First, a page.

IRC 19: Preparations

Here’s the end of the Confirmation Rite’s introduction: some brief reminders for the sacristan:

  1. The following should be prepared for the administration of confirmation:
    1. When confirmation is given within Mass, the vestments prescribed for the celebration of Mass both for the bishop and for any assisting priests who concelebrate with him. If the Mass is celebrated by someone else, the minister of confirmation as well as any priests joining him in administering the sacrament should take part in the Mass wearing the vestments prescribed for administering confirmation: alb, stole, and, for the minister, the cope; these also are the vestments worn when confirmation is given outside Mass;
    2. Chairs for the bishop and the priests assisting him;
    3. Vessel (or vessels) for the chrism;
    4. Roman Pontifical or Roman Ritual;
    5. When confirmation is given within Mass, the requisites for celebration of Mass and for communion under both kinds, if it is to be given;
    6. The requisites for the washing of the hands after the anointing of those to be confirmed.

Confirmation has been rather quiet, discussion-wise. No objections out there to a Catholic order or even unity for the initiation sacraments? Or anything else we’ve pondered?

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About catholicsensibility

Todd and his family live in Ames, Iowa. He serves a Catholic parish of both Iowa State students and town residents.
This entry was posted in post-conciliar liturgy documents, Rite of Confirmation, Rites. Bookmark the permalink.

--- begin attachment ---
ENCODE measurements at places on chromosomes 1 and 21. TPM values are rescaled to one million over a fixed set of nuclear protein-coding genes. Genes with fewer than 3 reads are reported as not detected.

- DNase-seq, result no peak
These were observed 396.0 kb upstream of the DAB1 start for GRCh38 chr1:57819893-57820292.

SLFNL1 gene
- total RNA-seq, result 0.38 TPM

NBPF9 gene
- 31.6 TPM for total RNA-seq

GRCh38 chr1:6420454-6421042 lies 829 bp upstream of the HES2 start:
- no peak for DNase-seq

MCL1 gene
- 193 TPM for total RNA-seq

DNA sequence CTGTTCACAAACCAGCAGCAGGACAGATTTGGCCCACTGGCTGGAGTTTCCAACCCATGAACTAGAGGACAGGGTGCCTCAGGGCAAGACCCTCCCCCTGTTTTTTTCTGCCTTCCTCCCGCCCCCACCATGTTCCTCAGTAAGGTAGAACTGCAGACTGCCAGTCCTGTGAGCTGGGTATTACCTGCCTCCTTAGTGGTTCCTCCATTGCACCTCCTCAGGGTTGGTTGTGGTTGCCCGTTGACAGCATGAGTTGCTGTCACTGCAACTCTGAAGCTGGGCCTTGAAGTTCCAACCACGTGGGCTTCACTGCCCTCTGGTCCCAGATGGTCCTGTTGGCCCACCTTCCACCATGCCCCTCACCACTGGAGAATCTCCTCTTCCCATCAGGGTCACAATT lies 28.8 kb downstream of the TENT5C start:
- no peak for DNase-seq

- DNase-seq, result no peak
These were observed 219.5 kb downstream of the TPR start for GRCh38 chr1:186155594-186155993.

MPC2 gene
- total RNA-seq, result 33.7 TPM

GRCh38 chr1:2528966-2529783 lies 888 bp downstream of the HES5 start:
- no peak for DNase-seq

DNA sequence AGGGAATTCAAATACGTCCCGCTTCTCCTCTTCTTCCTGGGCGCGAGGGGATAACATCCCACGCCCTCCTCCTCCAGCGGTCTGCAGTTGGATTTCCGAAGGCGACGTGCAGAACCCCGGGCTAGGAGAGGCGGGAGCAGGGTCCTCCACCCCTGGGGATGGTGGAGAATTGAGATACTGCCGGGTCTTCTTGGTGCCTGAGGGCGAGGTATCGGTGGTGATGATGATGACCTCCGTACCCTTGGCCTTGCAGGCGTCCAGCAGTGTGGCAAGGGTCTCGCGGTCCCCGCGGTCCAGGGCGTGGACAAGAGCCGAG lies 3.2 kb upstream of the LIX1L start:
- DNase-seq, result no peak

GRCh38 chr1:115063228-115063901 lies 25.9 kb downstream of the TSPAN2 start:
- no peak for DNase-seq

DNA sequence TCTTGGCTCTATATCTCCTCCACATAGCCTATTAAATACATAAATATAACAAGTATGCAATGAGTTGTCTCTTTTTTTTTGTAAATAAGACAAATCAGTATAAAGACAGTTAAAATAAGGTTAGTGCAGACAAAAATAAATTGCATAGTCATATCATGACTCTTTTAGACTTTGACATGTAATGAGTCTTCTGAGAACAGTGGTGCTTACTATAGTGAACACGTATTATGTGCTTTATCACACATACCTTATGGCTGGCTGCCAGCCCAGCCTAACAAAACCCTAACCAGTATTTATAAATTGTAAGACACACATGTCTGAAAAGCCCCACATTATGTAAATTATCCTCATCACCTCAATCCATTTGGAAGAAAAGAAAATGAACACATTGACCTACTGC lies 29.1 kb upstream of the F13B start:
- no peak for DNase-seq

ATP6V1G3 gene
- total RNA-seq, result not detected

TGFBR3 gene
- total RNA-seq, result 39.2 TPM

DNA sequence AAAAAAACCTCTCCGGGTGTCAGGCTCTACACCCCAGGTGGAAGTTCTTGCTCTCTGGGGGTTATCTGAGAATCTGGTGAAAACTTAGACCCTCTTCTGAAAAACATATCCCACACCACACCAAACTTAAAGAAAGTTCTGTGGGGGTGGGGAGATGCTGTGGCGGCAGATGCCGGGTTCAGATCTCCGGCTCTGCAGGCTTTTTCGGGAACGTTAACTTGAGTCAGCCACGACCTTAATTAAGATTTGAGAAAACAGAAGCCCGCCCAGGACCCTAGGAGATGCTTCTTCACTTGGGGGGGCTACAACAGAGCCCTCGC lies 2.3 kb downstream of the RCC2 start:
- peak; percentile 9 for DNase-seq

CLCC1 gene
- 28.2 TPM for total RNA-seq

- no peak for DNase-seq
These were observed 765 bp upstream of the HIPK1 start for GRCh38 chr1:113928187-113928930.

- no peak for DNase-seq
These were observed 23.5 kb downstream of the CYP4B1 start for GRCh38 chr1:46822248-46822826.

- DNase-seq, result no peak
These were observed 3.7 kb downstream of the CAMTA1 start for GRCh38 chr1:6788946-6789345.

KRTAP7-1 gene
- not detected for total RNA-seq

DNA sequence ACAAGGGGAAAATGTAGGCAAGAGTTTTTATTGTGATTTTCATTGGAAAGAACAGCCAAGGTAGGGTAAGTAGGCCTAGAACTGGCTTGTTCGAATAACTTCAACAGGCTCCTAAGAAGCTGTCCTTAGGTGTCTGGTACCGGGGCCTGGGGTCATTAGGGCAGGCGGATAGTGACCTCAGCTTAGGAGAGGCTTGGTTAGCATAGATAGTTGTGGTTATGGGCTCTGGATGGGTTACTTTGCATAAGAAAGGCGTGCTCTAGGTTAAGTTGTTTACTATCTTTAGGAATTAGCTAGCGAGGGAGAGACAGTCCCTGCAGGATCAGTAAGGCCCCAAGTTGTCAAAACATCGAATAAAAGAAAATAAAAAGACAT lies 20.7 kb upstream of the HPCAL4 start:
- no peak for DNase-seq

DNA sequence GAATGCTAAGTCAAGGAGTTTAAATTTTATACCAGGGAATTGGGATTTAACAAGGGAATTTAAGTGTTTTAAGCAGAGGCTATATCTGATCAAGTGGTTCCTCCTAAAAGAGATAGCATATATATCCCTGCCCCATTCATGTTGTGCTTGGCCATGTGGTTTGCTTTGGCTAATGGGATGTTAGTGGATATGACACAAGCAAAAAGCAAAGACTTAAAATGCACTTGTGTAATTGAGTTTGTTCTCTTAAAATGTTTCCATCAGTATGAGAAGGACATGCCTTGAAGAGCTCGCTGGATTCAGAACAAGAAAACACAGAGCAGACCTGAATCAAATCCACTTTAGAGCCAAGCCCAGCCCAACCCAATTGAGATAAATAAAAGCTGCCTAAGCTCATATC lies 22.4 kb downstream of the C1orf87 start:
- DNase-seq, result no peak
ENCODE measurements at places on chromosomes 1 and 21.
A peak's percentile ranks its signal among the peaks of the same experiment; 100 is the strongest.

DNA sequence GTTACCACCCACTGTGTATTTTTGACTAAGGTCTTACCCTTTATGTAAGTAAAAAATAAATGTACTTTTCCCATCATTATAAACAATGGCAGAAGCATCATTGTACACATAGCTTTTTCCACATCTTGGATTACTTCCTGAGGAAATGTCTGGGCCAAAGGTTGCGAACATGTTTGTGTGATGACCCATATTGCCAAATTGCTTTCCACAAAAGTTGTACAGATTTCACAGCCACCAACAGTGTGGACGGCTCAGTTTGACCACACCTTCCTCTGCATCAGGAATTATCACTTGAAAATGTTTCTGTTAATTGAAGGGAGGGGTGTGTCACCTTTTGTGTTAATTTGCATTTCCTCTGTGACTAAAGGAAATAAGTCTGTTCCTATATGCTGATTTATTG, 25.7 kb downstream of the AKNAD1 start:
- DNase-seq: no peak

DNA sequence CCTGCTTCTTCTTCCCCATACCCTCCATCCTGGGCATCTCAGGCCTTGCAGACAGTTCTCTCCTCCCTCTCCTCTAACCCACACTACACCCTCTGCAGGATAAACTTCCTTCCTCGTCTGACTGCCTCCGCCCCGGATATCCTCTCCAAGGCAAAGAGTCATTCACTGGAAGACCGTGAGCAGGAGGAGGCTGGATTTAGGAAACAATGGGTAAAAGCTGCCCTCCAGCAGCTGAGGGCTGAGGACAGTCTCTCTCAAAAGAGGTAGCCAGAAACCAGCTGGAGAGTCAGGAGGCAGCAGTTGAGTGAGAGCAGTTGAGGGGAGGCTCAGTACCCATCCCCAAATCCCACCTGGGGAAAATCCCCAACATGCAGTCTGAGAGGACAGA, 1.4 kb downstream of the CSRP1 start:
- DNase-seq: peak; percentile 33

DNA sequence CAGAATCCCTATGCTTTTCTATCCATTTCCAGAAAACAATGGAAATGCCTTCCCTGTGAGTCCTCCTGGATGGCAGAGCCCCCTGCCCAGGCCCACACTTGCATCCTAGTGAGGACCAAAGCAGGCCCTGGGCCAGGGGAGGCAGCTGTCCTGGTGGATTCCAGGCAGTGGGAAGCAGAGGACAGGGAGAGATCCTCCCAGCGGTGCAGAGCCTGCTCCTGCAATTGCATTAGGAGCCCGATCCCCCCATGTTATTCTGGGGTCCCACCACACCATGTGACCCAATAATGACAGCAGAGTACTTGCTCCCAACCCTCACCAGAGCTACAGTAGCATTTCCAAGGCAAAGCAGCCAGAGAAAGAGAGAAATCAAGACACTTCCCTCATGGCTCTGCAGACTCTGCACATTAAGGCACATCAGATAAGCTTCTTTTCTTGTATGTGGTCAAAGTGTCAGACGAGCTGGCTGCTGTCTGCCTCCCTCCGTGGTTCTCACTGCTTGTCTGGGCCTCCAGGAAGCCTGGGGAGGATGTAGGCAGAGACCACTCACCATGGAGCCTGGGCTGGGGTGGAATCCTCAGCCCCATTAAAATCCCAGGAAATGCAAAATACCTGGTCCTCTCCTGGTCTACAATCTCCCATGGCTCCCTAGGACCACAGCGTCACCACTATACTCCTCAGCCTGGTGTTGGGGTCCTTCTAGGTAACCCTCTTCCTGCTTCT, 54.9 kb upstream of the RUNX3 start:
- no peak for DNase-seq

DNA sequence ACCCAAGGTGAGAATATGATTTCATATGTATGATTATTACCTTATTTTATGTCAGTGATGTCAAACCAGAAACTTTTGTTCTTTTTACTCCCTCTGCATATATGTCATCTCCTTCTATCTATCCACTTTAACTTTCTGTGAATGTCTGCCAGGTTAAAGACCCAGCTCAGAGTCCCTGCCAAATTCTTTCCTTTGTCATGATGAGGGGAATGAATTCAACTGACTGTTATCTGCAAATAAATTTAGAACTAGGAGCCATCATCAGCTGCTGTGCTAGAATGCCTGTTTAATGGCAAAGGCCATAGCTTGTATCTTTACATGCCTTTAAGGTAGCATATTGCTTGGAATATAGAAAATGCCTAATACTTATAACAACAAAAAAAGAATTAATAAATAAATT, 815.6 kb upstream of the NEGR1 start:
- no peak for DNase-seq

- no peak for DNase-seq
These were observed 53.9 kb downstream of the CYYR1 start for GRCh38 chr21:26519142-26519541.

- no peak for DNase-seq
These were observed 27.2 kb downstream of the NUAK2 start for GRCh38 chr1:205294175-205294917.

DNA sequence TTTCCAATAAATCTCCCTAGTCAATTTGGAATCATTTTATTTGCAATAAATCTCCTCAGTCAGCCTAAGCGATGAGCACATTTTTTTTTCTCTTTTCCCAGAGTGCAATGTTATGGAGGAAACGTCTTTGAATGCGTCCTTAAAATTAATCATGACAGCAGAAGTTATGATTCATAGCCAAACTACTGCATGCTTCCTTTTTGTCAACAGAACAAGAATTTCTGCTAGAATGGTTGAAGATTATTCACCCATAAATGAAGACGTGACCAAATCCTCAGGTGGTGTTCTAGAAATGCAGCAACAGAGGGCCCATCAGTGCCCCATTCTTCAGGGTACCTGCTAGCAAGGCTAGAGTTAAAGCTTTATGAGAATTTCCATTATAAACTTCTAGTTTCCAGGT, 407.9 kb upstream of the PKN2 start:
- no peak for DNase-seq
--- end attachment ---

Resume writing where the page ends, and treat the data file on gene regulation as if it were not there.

4 Responses to IRC 19: Preparations

  1. FrMichael says:

    Don’t forget the lemon wedges!

    And remind priests who are bestowing the sacrament not to place a congratulatory hand upon the shoulder of the confirmandi. That leads to a lot of dry cleaning bills to get the sacred chrism off the shirts, jackets, and dresses.

    Not saying I did such a thing, but I know a priest who did…

  2. Matthew Meloche says:

    I remember back when I was an altar server, the Pastor asking me to go over into the rectory to his kitchen and to fetch a lemon in the middle of the Introductory Rites of a Confirmation Mass. Luckily it was attached to the Church.

    I was Confirmed by the Parish Priest as the year I was to be confirmed was the first (and only to my knowledge) year in my home Diocese’s history that the Bishop decided not to go from Parish to Parish. And this was not because of health reasons.

  3. Cal says:

    I know you’ve been struck with the few number of comments about the Rite of Confirmation. I think a good part of that is the fact that it’s a ritual largely governed by the bishop’s directives. In most dioceses his office puts out a “Guide to the Confirmation Liturgy” stating what he wants and what he doesn’t want. I’ve even seen situations in which the bishop’s own directives contradicted the Ritual itself (eg, “I want the pastor to hold the chrism, not the deacon”); minor stuff mostly, I trust. But my point is that where there’s not much flexibility or creativity allowed, interest is going to be more academic than practical. In other words, my interest is going to have to be appreciating more what’s given, not dreaming about what can be done.

  4. Cal says:

    One more thing:

    I think one of the more interesting things about the Confirmation Ritual is what’s NOT there. One of the biggest examples of this is the use of a new or different “Confirmation name.” I find that far more stress is placed on this than most other elements of the ritual or the catechesis that can/should precede it.

    Why this is is a good question? Is it a situation of something profound refusing to be denied amidst the “sensus fidelium”? Or a minor point that captures imagination and interest precisely because it’s weird? Or another example of religious ignorance on the part of catechists who assume it’s necessary? Or what?

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